Urgent Museum Notice


Close up of Sheba

Six folded white triangles resembling origami form a large geometric shape on a white background. Connected by a continuous line that bisects their center, the corners of each triangle touch and encourage the eye to move in a circular fashion.

Dorothea Rockburne, Sheba, 1980; Gesso, oil, conte crayon, glue on linen, 74 x 59 1/2 in.; National Museum of Women in the Arts, Gift of Wallace and Wilhelmina Holladay; © Dorothea Rockburne

Dorothea Rockburne

Sheba is one of Dorothea Rockburne’s “Egyptian paintings,” a series of works evoking low reliefs through the interplay of light, shadow, surface, and plane.

As in most of the artist’s work, the title is simply a point of reference. Rather than a literal depiction of the historical Queen of Sheba, this work emphasizes the visual balance of related geometric forms and the subtle juxtaposition of different shades of white.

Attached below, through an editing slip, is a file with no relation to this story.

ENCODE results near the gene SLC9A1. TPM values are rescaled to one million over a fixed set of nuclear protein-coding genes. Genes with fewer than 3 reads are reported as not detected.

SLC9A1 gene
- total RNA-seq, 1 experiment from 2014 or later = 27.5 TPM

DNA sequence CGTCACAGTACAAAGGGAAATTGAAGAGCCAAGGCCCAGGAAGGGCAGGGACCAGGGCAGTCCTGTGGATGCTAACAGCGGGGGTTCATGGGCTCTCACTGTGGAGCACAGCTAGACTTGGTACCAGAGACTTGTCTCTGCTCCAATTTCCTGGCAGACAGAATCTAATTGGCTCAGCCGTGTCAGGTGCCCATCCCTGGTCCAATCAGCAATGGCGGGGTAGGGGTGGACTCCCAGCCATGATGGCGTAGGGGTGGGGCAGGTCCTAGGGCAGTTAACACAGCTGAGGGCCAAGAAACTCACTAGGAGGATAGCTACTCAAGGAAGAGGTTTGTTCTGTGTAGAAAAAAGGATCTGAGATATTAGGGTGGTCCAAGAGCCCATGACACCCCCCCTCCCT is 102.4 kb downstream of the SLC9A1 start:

Austere and elegant, planned and executed with mathematical precision, Sheba also seems sensuous and mysterious because of its cast shadows, layered folds, and the drawn line that ties together the composition. Although she has frequently been termed a Minimalist, Rockburne rejects this label. She points out that unlike non-referential Minimalist art, her work derives from art history, philosophy, mathematics, and kinetic and emotional experiences.

Artwork Details

  • Artist

    Dorothea Rockburne
  • Title

  • Date

  • Medium

    Conte crayon, Gesso, Glue on linen, Oil
  • Dimensions

    74 x 59 1/2 in.
  • Donor Credit

    Gift of Wallace and Wilhelmina Holladay; © 2002 Dorothea Rockburne/Artists Rights Society (ARS), New York
  • Photo Credit

    © Dorothea Rockburne
  • On Display